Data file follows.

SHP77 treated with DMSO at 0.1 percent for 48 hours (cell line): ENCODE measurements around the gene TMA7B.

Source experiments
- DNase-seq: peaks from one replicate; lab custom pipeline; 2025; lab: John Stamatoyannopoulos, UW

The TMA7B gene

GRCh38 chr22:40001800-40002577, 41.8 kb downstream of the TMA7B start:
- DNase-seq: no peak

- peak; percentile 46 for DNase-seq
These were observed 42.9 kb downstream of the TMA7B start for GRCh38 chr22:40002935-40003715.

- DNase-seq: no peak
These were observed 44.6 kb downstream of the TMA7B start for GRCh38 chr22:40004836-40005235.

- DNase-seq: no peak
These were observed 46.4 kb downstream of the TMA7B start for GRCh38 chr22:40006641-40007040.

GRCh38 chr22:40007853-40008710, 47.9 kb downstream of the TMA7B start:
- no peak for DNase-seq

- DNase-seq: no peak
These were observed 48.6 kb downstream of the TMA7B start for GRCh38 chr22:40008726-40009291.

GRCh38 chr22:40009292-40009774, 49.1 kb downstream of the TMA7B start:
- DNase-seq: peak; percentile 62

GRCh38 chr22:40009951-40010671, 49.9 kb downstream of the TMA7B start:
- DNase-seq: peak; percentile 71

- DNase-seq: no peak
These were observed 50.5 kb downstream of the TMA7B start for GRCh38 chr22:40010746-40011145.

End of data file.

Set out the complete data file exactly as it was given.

SHP77 treated with DMSO at 0.1 percent for 48 hours (cell line): ENCODE measurements around the gene TMA7B.

Source experiments
- DNase-seq: peaks from one replicate; lab custom pipeline; 2025; lab: John Stamatoyannopoulos, UW

The TMA7B gene

GRCh38 chr22:40001800-40002577, 41.8 kb downstream of the TMA7B start:
- DNase-seq: no peak

- peak; percentile 46 for DNase-seq
These were observed 42.9 kb downstream of the TMA7B start for GRCh38 chr22:40002935-40003715.

- DNase-seq: no peak
These were observed 44.6 kb downstream of the TMA7B start for GRCh38 chr22:40004836-40005235.

- DNase-seq: no peak
These were observed 46.4 kb downstream of the TMA7B start for GRCh38 chr22:40006641-40007040.

GRCh38 chr22:40007853-40008710, 47.9 kb downstream of the TMA7B start:
- no peak for DNase-seq

- DNase-seq: no peak
These were observed 48.6 kb downstream of the TMA7B start for GRCh38 chr22:40008726-40009291.

GRCh38 chr22:40009292-40009774, 49.1 kb downstream of the TMA7B start:
- DNase-seq: peak; percentile 62

GRCh38 chr22:40009951-40010671, 49.9 kb downstream of the TMA7B start:
- DNase-seq: peak; percentile 71

- DNase-seq: no peak
These were observed 50.5 kb downstream of the TMA7B start for GRCh38 chr22:40010746-40011145.